In times of change, whether triggered internally (i.e. organisational reshuffle) or externally (i.e. pandemic), employees can find themselves beneath a cloud of uncertainty. This leads to confusion and worry as employees become anxious about, among other factors, job security, which can cause a trickle-down impact on financial stability.
Organisational leaders face the enormous challenge of leading the company and its people through the uncertainty. This is underpinned by leadership qualities that allow them to succeed. Nick Chia, Singapore country manager at executive search firm Russell Reynolds Associates, makes a pertinent point on leadership qualities based on his two-decade experience searching and developing succession plans for CEOs across various sectors in the region. While leaders are effective in normal circumstances, they may not have the wit to deal with unprecedented crises. This begs a question: Do leaders of today have qualities of an all-rounder?
What are the important leadership qualities?
Leadership qualities are largely constant — success lies in being able to apply them accordingly in various situations. Often, this can entail a shift in leadership styles or an enhancement, which indicates that leadership is fluid and dynamic. Here are some important leadership qualities in times of change, with overlaps that are telling.
When a given situation calls for change, effective leaders take the initiative to address a case for the change. This requires them to think on their feet and take charge of a direction. This stems from the ability to practice foresight and assess a future following an unprecedented event: where the company stands presently and what can happen in the future.
2. Strategic thinking
When Comfort Delgro launched its food delivery service in April 2020, it took into consideration the decline in taxi driver’s income due to strict circuit breaker measures. It saw an opportunity in online delivery during the period and channelled manpower resources to help food and beverage establishments meet their delivery needs with its fleet of 10,000 cabs.
Comfort Delgo’s case indicates that leaders must exhibit quick and strategic thinking. When making a case for change, leaders will need to analyse the business context within the situation and what needs to be done as part of the change. Strategic thinkers are also required to make good judgements and take calculated risks, pairing well their foresight capabilities. This involves envisioning the desired outcome for the company and rallying its people towards a common goal.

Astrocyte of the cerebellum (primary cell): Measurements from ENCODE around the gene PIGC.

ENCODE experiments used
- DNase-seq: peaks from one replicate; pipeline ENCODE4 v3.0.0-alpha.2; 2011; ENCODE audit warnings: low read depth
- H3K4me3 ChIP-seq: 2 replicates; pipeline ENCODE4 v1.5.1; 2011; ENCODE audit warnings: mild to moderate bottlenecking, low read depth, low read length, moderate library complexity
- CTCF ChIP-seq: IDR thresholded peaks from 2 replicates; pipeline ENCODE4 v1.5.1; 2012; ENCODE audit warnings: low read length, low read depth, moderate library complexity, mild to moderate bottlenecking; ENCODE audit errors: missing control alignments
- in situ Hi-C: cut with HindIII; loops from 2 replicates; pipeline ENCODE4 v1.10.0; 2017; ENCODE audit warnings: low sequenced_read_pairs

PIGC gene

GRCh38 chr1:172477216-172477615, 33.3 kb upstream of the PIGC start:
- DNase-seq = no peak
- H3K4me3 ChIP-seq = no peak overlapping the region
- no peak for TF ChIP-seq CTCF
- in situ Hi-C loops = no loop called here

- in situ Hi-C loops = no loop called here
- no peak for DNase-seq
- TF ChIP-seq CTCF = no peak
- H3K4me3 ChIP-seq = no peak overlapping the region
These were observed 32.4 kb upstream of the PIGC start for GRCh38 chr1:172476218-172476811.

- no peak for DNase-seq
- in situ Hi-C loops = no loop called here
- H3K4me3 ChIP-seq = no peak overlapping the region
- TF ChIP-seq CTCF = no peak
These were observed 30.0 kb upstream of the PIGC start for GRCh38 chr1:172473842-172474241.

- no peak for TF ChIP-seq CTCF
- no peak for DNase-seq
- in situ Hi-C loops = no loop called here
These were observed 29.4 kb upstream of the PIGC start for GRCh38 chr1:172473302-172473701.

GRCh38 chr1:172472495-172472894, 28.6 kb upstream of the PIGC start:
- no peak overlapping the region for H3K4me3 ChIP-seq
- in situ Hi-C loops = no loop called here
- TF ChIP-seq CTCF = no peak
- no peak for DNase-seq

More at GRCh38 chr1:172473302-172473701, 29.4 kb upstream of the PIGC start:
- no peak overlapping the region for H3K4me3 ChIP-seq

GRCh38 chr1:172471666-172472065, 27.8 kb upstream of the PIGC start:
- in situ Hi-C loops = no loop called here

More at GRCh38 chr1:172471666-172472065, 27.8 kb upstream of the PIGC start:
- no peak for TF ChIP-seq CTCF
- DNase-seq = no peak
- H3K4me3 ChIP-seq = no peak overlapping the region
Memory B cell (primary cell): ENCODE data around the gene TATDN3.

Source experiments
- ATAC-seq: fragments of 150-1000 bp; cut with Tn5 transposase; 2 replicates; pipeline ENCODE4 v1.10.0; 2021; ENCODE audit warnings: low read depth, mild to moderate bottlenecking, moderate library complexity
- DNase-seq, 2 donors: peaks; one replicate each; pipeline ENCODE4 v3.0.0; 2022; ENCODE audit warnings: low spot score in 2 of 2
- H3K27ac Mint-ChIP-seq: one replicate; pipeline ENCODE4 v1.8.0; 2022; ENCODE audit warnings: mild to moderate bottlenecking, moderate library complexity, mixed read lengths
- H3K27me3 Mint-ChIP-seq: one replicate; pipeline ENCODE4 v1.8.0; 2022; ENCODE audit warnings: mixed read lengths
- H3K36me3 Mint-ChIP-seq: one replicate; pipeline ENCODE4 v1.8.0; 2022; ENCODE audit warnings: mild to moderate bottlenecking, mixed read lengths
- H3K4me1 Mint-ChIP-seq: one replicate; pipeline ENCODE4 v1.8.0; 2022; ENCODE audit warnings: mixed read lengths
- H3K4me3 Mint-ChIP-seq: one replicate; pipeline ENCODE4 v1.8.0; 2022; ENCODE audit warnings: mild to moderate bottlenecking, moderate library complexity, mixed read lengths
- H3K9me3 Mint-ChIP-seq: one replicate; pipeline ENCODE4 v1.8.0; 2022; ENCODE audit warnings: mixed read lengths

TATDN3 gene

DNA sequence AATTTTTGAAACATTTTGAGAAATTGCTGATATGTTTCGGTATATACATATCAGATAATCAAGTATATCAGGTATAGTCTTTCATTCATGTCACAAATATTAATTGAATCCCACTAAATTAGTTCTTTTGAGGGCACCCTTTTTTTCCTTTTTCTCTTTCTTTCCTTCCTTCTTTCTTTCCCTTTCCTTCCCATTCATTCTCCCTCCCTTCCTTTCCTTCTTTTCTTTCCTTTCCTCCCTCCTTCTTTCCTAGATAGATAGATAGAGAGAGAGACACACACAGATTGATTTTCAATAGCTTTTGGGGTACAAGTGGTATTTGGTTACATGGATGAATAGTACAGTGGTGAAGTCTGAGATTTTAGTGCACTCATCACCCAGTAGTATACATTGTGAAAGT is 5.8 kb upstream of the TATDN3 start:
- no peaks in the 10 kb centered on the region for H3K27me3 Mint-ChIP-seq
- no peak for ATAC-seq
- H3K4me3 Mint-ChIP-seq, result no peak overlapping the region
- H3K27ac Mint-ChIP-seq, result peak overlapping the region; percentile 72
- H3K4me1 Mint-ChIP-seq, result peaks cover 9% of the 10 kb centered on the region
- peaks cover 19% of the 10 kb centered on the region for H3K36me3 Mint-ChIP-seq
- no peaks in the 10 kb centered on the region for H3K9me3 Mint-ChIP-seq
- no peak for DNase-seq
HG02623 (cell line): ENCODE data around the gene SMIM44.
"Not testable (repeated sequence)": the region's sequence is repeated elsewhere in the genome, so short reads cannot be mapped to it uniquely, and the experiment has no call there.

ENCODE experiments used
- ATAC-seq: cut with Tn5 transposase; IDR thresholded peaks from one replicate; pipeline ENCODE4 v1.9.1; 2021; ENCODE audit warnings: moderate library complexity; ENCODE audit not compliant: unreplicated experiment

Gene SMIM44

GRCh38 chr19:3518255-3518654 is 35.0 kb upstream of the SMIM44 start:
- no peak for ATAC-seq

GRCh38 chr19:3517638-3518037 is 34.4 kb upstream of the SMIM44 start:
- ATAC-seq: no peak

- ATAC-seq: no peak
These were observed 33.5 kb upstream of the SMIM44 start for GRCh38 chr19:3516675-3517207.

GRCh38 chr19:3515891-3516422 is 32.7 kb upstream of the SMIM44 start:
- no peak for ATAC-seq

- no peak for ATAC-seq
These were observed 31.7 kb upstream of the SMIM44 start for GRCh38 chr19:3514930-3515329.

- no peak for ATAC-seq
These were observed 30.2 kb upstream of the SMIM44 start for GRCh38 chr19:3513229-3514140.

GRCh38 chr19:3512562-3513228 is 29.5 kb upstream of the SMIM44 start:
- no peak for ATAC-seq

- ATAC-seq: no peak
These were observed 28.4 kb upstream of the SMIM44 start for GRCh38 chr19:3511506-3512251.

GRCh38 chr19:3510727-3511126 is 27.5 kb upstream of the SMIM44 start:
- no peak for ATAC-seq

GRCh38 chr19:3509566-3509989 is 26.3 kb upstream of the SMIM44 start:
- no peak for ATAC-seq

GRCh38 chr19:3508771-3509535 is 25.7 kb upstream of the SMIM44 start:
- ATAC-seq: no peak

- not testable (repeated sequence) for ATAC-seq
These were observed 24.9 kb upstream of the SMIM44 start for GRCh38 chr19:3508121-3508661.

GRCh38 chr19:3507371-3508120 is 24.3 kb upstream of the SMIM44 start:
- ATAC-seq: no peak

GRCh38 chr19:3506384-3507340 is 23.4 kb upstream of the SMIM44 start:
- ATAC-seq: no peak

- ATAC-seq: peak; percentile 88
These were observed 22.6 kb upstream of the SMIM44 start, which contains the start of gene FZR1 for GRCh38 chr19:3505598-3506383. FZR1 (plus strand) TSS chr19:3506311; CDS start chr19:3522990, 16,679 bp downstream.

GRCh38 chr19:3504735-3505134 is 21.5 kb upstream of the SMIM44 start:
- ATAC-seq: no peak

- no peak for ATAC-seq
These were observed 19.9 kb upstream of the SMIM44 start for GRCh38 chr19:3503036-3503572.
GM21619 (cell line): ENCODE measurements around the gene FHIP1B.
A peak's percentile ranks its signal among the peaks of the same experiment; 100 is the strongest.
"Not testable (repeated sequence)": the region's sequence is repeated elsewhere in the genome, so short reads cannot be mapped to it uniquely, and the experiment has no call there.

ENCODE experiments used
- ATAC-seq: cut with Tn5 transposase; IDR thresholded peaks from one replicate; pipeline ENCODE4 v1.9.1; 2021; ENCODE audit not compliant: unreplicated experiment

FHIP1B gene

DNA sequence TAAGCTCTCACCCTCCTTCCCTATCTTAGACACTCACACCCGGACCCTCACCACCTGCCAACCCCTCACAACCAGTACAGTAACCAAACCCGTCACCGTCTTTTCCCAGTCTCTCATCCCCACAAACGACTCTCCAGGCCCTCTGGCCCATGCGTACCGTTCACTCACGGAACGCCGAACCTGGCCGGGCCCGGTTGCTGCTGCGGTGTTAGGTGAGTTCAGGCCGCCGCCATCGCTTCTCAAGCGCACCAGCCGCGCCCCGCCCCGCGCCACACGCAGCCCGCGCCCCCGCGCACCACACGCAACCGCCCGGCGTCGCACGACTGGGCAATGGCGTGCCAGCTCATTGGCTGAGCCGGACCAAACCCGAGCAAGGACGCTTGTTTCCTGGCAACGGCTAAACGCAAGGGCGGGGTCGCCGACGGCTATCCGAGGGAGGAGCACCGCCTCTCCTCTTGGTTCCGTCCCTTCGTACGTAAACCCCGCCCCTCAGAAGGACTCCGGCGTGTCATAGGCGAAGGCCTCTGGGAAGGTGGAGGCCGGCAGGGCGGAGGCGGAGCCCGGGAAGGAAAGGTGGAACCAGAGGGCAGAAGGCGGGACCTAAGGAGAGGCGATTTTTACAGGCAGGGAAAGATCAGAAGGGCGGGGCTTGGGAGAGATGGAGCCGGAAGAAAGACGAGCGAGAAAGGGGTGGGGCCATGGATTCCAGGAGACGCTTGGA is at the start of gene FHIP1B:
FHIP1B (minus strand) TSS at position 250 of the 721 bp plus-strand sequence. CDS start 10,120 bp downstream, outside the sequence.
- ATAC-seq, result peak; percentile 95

3. Effective communication
On that note, foresight and strategic thinking are only successful when its people are involved. Employees must be provided with a clear message of the company’s plans and the implications if any. Among the many leadership qualities, employees appreciate leaders who are clear in their direction and can guide them through the change together. Even if there is bad news, they will want to hear it from the leaders themselves. Take Mothercare Singapore’s leadership as an example. Managing director Pang Fu Wei addressed employees in a virtual town hall on the company’s manpower planning strategies amid the COVID-19 pandemic. These involved announcing management and mid-management pay cuts and the guiding principles behind them – the cuts were implemented to continue business operations without reducing headcount.
In tandem with effective communication is commitment. Once a leader delivers a message, the people expect the company to stick to it. When there are frequent but uncommunicated changes, employees may feel disillusioned and less willing to trust the leadership. Therefore, ensuring commitment not just to employee wellbeing but to the message communicated is critical to a company’s stability during change.
Since employees are at the heart of the company, any large organisational change will impact them the most. Leaders should, therefore, listen carefully to their concerns before implementing measures. Mothercare’s virtual townhall, for instance, allowed employees to raise questions and concerns on bread-and-butter issues like salaries and job security. They were also pleased to hear about a $50,000 ‘tough times fund’ for those who needed more help during the period, another facet of empathy that requires leaders to understand employees’ present situations and help them adapt.
6. Willingness to learn
Leaders must also be brave to admit that they may not know the answers. They should be willing to learn and even alter their leadership styles to suit the needs of the company and people. The willingness to learn is also key to inculcating empathy – a successful leader is one who is keen to hear suggestions from its people since measures that will be implemented, as shared earlier, will directly affect them.